The International School for Holocaust Studies
Projects of Our Seminars Graduates
Holocaust, Memory ans Transmission, The School, A Space for the Human ValuesCecilia Levit, Spain
Cecilia Levit, an educator in Spain and graduate of two seminars organized by Yad Vashem, teamed up with another teacher, Maria Laura Arce, to organize a multi-disciplinary, accredited course for 40 pre-service teachers in the Autonomous University of Madrid. Running from November 15-26, 2010, this was the first time that a Holocaust-related program was coordinated in a public university in Spain.
As a graduate, Levit received funding to provide the pre-service teachers with textbooks for the course. She and Arce designed the course to reflect Yad Vashem’s pedagogical philosophy in order to ensure that future teachers gain more tools and techniques to implement Holocaust education in their classrooms.
The course opened with a videoconference with Dorit Novak, the director of the International School for Holocaust Studies at Yad Vashem, and the ten-day mini-course featured lectures from professors from all over Spain, Yad Vashem teacher trainers, Holocaust survivors, and children of the Righteous Among the Nations.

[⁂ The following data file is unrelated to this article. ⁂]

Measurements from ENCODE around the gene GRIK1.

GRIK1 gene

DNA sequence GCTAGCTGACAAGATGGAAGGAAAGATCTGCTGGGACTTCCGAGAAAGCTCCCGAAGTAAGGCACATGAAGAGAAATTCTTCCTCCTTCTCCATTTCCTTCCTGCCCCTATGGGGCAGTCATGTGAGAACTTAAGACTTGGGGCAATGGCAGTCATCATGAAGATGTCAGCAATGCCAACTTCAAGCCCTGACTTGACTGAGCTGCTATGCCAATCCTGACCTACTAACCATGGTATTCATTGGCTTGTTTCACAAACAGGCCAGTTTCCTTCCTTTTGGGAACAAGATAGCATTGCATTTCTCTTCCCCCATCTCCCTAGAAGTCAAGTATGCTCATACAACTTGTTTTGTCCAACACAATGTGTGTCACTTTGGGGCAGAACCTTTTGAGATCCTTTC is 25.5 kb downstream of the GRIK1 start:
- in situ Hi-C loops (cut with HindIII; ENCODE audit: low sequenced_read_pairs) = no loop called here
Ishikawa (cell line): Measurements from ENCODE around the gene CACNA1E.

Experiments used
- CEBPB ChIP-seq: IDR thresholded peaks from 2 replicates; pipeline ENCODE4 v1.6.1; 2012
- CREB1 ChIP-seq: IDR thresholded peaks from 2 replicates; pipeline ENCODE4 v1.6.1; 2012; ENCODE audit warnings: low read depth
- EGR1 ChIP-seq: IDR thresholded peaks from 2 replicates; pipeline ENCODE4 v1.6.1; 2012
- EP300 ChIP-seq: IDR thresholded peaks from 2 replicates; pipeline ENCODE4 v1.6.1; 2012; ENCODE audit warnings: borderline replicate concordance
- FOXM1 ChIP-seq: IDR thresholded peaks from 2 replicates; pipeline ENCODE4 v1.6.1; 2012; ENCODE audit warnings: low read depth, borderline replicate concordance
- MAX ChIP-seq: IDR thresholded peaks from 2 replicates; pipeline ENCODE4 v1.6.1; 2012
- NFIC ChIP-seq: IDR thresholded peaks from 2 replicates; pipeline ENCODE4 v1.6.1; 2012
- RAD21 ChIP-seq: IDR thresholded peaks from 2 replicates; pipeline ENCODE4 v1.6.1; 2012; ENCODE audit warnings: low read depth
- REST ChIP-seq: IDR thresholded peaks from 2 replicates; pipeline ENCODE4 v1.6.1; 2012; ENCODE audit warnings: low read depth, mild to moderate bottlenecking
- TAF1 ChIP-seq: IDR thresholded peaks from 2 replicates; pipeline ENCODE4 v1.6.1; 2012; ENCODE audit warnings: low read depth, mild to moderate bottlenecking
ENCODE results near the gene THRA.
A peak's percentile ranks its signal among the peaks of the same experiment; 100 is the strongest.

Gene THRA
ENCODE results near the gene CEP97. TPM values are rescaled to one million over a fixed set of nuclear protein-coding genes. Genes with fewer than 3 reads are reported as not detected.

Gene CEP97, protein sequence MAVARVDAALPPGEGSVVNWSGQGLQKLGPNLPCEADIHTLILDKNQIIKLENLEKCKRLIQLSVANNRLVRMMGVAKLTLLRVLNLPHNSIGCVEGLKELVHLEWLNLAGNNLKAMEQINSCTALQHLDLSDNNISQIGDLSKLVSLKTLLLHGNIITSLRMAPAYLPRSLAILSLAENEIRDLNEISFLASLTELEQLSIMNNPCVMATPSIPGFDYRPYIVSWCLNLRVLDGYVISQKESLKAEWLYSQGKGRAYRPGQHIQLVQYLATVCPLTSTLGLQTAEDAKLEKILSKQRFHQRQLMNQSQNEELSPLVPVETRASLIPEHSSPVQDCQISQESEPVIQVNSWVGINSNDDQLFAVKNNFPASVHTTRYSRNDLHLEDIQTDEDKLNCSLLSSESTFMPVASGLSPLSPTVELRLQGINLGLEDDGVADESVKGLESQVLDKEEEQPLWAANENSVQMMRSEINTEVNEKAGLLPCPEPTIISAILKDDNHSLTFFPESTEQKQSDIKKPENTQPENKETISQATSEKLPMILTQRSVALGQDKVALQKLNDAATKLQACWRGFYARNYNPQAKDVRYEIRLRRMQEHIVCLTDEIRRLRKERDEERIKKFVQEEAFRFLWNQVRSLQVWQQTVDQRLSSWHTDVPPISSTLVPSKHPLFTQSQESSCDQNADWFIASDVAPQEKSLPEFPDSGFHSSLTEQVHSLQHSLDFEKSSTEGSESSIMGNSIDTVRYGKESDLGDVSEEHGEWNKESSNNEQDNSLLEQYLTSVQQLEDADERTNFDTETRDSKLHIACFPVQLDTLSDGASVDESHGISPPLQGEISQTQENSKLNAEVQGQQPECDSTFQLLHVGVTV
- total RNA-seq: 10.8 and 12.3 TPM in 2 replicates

The course opened with a videoconference with Dorit Novak, the director of the ISHS, and the ten-day mini-course featured lectures from professors from all over Spain, Yad Vashem teacher trainers, Holocaust survivors, and children of the Righteous Among the Nations.
Topics highlighted in this course included:
- Memory, history and transmission: how to teach what cannot be narrated
- History of antisemitism in Europe
- Nazi propaganda
- Educational approaches to teaching the Holocaust; personifying the victims
- Life before the Holocaust
- Ghettoization and Deportations
- "Final Solution"
- Witnesses and Testimonies
- Spain and the Holocaust
- Righteous among the Nations
By approaching these topics from a variety of disciplines such as literature, philosophy, and history, the course aimed to expose the teachers of tomorrow to different ways to teach this complicated subject matter in their respective classrooms.